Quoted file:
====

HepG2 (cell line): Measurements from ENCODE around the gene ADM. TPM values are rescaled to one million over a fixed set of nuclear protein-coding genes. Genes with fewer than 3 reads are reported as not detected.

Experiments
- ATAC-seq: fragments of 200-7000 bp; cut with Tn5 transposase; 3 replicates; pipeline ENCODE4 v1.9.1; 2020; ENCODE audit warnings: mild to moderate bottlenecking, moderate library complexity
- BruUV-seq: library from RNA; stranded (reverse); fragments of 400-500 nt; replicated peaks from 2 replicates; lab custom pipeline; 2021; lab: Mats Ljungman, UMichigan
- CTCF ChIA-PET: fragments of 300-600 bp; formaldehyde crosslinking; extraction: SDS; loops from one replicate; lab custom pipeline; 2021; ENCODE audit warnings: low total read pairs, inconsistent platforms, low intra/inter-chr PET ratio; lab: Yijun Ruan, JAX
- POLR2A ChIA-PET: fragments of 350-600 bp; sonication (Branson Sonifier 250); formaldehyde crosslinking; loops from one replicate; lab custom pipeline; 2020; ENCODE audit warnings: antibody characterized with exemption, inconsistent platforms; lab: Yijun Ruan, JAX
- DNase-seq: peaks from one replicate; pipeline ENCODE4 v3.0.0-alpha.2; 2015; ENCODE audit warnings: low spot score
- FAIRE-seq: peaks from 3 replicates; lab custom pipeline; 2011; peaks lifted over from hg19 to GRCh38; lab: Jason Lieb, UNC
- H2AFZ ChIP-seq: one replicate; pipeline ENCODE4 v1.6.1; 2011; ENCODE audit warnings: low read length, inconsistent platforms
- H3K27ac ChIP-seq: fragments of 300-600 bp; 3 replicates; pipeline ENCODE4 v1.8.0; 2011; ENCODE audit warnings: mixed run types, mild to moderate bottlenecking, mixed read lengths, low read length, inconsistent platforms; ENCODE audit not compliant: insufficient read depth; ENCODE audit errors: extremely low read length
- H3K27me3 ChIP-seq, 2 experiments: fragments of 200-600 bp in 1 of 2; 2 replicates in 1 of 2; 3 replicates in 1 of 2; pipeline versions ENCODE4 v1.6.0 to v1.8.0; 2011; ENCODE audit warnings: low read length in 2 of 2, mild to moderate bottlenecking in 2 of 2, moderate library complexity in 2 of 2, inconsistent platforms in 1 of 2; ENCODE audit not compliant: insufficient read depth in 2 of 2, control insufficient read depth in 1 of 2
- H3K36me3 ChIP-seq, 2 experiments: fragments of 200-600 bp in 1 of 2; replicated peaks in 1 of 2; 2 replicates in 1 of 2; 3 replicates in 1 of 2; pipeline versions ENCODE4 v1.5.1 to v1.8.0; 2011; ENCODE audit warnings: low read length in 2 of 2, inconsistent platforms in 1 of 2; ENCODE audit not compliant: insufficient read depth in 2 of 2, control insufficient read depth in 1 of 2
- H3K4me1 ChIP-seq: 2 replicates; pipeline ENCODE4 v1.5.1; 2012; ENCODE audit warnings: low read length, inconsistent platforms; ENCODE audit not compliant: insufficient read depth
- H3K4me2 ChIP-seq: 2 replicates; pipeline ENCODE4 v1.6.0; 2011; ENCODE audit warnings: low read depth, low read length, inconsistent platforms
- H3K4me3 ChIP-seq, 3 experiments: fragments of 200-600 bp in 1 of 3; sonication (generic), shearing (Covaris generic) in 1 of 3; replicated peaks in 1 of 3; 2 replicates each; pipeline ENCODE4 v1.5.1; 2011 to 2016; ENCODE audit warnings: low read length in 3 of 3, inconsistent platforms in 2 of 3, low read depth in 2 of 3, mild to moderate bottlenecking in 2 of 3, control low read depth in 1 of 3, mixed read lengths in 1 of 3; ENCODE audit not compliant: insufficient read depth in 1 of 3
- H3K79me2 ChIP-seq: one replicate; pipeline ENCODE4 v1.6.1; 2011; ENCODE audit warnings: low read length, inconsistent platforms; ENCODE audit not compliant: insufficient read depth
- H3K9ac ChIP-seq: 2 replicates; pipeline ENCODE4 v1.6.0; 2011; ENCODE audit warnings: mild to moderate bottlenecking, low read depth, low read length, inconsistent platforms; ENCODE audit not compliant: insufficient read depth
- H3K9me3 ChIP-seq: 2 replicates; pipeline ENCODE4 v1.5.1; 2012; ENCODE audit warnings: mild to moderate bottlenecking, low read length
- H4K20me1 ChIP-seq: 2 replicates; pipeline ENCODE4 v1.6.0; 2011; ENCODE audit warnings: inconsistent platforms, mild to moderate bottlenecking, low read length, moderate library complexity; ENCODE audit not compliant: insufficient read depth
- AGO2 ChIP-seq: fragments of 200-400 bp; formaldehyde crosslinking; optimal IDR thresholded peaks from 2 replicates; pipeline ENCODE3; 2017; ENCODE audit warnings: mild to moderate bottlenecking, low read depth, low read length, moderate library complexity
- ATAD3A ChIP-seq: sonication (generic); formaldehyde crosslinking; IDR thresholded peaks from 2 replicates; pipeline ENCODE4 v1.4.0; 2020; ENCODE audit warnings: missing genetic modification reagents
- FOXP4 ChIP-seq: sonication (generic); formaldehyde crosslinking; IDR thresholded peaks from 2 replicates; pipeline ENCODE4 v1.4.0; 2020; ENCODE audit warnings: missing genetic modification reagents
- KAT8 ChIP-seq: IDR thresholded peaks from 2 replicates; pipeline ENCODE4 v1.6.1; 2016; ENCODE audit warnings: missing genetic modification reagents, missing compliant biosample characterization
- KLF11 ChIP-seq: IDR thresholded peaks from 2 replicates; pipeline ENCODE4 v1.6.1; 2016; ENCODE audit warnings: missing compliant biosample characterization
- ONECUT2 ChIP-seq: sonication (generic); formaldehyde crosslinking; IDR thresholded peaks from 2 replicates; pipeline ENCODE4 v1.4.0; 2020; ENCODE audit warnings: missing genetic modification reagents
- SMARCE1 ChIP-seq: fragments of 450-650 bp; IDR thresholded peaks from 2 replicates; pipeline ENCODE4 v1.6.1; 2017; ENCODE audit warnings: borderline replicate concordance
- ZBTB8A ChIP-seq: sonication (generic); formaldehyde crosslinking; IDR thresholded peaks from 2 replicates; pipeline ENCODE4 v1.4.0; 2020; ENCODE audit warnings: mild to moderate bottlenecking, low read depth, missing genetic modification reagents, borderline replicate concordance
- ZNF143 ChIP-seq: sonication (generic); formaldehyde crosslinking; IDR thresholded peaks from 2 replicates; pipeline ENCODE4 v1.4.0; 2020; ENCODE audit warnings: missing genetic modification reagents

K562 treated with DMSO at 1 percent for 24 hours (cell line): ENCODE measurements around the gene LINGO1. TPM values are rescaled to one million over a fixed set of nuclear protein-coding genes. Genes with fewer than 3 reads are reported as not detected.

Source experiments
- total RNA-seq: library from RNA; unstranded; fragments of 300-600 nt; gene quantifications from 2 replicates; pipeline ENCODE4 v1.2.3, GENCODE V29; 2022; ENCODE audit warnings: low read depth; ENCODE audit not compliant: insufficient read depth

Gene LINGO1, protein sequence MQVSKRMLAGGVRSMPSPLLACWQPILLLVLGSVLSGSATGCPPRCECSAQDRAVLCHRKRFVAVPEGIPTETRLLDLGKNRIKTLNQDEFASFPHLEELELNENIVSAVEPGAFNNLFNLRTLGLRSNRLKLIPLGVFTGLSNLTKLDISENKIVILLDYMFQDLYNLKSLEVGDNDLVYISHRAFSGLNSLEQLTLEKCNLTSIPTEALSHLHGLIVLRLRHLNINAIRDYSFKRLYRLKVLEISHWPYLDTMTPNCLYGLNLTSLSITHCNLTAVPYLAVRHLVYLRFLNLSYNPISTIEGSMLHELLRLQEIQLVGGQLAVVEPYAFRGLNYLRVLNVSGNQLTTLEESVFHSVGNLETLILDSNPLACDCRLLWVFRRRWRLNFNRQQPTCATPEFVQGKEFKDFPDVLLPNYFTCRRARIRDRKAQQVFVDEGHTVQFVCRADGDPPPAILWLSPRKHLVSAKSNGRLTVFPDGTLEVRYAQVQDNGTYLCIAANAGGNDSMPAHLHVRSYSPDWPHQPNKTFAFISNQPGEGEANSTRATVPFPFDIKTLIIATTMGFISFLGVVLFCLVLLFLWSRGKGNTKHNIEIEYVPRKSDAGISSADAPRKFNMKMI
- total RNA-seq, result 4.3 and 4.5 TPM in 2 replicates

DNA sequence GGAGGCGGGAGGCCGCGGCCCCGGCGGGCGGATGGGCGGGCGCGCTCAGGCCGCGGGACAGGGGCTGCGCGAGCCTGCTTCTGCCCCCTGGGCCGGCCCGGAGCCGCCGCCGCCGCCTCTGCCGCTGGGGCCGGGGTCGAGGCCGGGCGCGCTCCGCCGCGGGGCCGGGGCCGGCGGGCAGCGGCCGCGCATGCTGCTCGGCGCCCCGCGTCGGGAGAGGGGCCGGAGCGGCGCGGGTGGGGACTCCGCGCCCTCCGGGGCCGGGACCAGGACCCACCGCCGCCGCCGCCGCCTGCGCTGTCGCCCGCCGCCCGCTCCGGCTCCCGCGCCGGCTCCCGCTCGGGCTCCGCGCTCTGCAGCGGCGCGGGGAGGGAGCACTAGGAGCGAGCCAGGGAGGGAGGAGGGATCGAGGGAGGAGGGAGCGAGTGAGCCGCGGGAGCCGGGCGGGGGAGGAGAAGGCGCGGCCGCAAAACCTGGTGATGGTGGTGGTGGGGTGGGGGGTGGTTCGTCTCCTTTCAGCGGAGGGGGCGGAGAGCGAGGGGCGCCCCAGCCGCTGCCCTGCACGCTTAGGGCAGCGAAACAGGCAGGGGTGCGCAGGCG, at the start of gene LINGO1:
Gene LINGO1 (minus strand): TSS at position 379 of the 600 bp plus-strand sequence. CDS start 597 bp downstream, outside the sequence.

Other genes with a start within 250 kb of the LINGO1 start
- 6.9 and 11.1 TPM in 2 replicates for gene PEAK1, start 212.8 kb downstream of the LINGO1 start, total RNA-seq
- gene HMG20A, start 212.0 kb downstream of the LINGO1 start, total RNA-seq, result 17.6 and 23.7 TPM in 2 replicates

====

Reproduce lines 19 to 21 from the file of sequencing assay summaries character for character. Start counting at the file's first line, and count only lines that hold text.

- H4K20me1 ChIP-seq: 2 replicates; pipeline ENCODE4 v1.6.0; 2011; ENCODE audit warnings: inconsistent platforms, mild to moderate bottlenecking, low read length, moderate library complexity; ENCODE audit not compliant: insufficient read depth
- AGO2 ChIP-seq: fragments of 200-400 bp; formaldehyde crosslinking; optimal IDR thresholded peaks from 2 replicates; pipeline ENCODE3; 2017; ENCODE audit warnings: mild to moderate bottlenecking, low read depth, low read length, moderate library complexity
- ATAD3A ChIP-seq: sonication (generic); formaldehyde crosslinking; IDR thresholded peaks from 2 replicates; pipeline ENCODE4 v1.4.0; 2020; ENCODE audit warnings: missing genetic modification reagents